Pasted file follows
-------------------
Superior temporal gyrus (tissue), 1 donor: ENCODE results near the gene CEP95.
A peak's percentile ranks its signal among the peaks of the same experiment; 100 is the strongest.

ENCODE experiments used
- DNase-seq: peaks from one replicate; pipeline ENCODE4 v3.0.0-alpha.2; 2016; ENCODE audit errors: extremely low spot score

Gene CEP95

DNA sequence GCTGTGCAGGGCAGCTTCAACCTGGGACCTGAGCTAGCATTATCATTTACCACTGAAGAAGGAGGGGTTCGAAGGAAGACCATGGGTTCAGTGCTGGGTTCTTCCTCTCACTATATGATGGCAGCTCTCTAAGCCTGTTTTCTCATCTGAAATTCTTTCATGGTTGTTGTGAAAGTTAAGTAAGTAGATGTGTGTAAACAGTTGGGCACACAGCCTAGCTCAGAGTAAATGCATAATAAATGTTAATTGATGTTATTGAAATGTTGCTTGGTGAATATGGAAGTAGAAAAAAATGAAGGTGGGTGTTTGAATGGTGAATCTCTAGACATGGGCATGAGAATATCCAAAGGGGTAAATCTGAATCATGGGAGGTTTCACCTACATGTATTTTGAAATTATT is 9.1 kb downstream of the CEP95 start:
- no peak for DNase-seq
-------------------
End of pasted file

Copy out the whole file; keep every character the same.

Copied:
Superior temporal gyrus (tissue), 1 donor: ENCODE results near the gene CEP95.
A peak's percentile ranks its signal among the peaks of the same experiment; 100 is the strongest.

ENCODE experiments used
- DNase-seq: peaks from one replicate; pipeline ENCODE4 v3.0.0-alpha.2; 2016; ENCODE audit errors: extremely low spot score

Gene CEP95

DNA sequence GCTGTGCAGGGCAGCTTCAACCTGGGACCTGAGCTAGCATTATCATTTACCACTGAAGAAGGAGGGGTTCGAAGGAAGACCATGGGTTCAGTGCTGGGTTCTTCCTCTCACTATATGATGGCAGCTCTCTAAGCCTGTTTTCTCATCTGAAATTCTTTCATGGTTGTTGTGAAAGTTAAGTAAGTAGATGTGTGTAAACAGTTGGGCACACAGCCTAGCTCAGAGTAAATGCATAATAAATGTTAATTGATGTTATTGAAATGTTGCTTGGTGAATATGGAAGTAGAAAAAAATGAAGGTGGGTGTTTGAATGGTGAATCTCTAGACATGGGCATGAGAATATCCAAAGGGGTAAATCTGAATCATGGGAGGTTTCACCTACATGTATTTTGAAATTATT is 9.1 kb downstream of the CEP95 start:
- no peak for DNase-seq